Release Date: 1952
Publisher: Harper Collins
Genre: Children’s Literature
“Some Pig. Humble. Radiant. These are the words in Charlotte’s Web, high up in Zuckerman’s barn. Charlotte’s spiderweb tells of her feelings for a little pig named Wilbur, who simply wants a friend. They also express the love of a girl named Fern, who saved Wilbur’s life when he was born the runt of his litter.” (via Goodreads)
I’ve read E.B. White’s Charlotte’s Web more times than I can count. As I kid I read it over and over and over again, I loved it that much. Most of my adult re-reads have been attempts at reliving childhood nostalgia. This time, however, I had my reviewer hat on. What surprised me the most was the depth and thoughtfulness of the novel, nuances which had somehow eluded me even after thirty plus years of engaging with it.
And Charlotte’s Web is deep. The novel is more than a twee tale about a charming piglet and loquacious spider. It’s about being open-minded and big-hearted toward those who are different from you. It’s about helping those in need not just because it’s morally right but because it’s the kind thing to do. Charlotte is the extreme example of these two related themes, but the other farm animals demonstrate them as well. As selfish as Templeton the rat is, he never descends to cruelty. He isn’t caring, but he understands the difference between right and wrong. He may not like teamwork, but he knows the farm ecosystem will collapse without his participation.
The book is also about growing up. Fern and Wilbur open the novel doting on each other, but by the end both are living separate lives, Fern with her first crush and Wilbur with Charlotte’s descendants. Once Wilbur’s fate is secure, she’s able to let go of childhood fancies and face her own future. Charlotte mothers Wilbur, but once she’s gone it’s Wilbur who must become the parent to her children. He has real responsibility for the first time, and like Fern grows into his more mature role.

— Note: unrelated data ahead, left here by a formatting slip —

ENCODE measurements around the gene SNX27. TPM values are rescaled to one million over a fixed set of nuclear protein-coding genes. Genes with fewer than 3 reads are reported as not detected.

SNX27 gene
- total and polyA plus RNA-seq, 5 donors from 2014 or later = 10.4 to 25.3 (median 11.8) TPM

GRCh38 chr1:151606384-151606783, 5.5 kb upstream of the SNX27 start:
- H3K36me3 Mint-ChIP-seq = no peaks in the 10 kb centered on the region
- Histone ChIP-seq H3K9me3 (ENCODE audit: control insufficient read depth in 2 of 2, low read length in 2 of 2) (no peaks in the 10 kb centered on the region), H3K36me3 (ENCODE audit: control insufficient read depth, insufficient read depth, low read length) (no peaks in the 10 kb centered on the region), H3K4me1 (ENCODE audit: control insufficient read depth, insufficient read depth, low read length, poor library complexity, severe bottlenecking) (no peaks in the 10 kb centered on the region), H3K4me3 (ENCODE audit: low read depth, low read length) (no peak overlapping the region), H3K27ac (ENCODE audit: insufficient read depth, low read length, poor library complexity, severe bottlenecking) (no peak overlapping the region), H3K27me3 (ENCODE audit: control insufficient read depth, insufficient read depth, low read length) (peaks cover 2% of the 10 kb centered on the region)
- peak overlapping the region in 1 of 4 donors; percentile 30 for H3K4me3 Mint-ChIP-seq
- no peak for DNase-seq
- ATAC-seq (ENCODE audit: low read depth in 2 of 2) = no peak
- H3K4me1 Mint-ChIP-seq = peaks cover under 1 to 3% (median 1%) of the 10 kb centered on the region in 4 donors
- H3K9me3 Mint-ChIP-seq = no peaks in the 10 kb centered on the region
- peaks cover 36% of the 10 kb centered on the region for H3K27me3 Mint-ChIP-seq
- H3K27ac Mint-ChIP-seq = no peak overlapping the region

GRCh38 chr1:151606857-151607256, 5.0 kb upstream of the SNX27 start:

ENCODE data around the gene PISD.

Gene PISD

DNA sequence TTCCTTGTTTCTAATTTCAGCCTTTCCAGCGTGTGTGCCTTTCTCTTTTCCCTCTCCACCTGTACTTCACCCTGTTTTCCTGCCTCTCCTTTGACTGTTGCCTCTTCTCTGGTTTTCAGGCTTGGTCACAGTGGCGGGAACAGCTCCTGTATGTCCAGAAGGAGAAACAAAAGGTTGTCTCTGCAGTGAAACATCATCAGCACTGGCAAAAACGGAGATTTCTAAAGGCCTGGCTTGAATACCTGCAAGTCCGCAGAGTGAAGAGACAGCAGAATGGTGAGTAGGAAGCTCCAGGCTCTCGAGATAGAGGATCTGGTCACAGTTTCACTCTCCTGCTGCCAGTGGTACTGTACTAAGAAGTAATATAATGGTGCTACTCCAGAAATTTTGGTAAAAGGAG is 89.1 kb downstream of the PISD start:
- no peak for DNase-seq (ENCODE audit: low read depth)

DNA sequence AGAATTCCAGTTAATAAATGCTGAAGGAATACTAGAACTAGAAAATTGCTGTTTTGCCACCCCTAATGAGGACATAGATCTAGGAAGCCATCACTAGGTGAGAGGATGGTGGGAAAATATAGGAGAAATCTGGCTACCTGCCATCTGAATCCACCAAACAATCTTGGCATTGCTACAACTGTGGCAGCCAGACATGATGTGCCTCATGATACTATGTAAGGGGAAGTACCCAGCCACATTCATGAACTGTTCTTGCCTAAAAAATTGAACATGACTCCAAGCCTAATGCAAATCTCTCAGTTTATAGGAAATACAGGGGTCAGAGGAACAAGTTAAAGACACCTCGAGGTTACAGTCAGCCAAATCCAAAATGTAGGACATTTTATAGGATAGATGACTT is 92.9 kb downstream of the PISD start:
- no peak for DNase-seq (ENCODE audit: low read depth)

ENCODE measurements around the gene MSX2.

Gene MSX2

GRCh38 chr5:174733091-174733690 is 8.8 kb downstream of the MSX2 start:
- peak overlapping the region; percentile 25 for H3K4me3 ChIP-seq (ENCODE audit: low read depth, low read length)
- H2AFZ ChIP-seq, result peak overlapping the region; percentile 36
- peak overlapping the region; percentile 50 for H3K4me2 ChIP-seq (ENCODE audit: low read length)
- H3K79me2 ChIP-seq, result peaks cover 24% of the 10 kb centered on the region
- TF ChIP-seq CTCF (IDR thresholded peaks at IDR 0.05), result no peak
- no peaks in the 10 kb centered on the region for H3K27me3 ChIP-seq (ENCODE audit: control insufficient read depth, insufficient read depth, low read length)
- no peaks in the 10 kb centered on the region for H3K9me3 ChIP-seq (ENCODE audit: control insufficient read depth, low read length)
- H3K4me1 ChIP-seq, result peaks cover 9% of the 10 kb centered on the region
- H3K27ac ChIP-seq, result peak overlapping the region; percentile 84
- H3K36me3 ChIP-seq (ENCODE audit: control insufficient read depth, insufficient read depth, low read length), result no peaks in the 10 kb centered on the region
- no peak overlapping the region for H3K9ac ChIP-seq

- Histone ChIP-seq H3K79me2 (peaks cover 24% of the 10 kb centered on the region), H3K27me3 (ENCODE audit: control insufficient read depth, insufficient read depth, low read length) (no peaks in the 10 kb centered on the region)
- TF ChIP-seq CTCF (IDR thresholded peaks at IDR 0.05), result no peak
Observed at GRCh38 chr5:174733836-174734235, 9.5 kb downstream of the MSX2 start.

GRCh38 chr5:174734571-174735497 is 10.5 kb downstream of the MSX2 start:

White also doesn’t shy away from heavier topics. Death looms heavily over the story, from Wilbur becoming bacon to Charlotte wasting away to the goose’s rotten egg. As adults, the goose and Charlotte are prepared for death and recognize it as a fact of life, something young Wilbur reluctantly learns. Wilbur teaches kids that it’s ok to be frightened of dying but not to be scared of death itself. Everyone dies eventually, but you can’t let it stop you from living your best life. Charlotte knows from the beginning she won’t live to see the winter, but she never lets it slow her down. Wilbur faces his fear of dying, and even though Mr. Zuckerman spares his life Wilbur knows his time will come eventually. He’s reminded of this every fall as Charlotte’s descendants die off and leave him their egg sacs filled with the next generation of friendly arachnids.
Lastly, I can’t forget to highlight Garth Williams’ lovely, understated illustrations. Each illustration is intricate yet unassuming, full of compelling expressions and playful tones. They were even more enjoyable than I remembered.
Charlotte’s Web is one of those books that I fall in love with a little more every time I read it. If somehow you’ve managed to not read it yet (or haven’t read it since you were little), now’s the time to pick it up.
“Can I have a pig, too, Pop?” asked Avery.
“No, I only distribute pigs to early risers,” said Mr. Arable. “Fern was up at daylight, trying to rid the world of injustice. As a result, she now has a pig. A small one, to be sure, but nevertheless a pig. It just shows what can happen if a person gets out of bed promptly. Let’s eat!”
Do the world a favor and buy this from an indie bookstore or get it from your local public library.